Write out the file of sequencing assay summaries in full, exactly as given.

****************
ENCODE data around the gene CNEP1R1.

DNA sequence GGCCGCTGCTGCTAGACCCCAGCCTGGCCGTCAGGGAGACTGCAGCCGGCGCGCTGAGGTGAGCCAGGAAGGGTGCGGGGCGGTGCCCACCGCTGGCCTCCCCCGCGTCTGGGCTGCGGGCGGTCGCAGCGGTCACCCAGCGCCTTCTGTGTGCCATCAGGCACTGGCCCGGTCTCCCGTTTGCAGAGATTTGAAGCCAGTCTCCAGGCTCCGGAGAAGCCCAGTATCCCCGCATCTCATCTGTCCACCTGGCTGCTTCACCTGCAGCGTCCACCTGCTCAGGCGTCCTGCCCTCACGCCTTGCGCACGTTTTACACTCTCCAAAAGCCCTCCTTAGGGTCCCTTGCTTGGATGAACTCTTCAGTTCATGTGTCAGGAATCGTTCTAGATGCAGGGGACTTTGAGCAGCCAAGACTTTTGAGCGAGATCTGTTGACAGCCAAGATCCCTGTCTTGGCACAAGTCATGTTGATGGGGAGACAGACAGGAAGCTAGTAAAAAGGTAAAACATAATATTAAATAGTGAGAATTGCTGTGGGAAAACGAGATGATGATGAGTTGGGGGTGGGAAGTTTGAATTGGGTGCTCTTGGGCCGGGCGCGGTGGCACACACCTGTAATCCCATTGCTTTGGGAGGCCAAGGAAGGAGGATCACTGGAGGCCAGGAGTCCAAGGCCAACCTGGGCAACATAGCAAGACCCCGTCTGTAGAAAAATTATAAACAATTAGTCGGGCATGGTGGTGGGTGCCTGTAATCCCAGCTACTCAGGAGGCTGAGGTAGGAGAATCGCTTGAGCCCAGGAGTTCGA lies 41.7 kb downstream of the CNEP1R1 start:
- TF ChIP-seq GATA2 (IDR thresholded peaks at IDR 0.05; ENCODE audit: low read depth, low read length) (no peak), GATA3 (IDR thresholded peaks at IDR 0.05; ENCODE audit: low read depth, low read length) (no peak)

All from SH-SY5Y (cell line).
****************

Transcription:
ENCODE data around the gene CNEP1R1.

DNA sequence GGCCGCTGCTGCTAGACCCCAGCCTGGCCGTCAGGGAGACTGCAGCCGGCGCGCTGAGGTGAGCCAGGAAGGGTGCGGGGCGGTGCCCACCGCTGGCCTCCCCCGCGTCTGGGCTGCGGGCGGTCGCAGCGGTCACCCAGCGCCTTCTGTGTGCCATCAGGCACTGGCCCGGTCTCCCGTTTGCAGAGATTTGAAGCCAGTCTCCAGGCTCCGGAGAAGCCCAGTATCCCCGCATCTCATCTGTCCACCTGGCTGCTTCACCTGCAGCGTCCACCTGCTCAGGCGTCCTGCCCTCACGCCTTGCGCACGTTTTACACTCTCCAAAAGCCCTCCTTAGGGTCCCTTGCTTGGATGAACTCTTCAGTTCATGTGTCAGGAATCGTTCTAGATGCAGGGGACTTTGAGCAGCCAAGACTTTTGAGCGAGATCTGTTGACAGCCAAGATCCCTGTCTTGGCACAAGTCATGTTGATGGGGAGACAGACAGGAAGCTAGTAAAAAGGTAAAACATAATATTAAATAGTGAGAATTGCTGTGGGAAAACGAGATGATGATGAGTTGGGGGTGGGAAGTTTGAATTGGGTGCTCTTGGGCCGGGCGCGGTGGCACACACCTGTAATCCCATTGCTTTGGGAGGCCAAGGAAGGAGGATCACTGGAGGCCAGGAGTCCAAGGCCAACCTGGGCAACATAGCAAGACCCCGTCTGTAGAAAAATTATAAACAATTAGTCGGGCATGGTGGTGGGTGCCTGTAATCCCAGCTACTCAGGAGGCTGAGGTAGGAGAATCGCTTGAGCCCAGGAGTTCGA lies 41.7 kb downstream of the CNEP1R1 start:
- TF ChIP-seq GATA2 (IDR thresholded peaks at IDR 0.05; ENCODE audit: low read depth, low read length) (no peak), GATA3 (IDR thresholded peaks at IDR 0.05; ENCODE audit: low read depth, low read length) (no peak)

All from SH-SY5Y (cell line).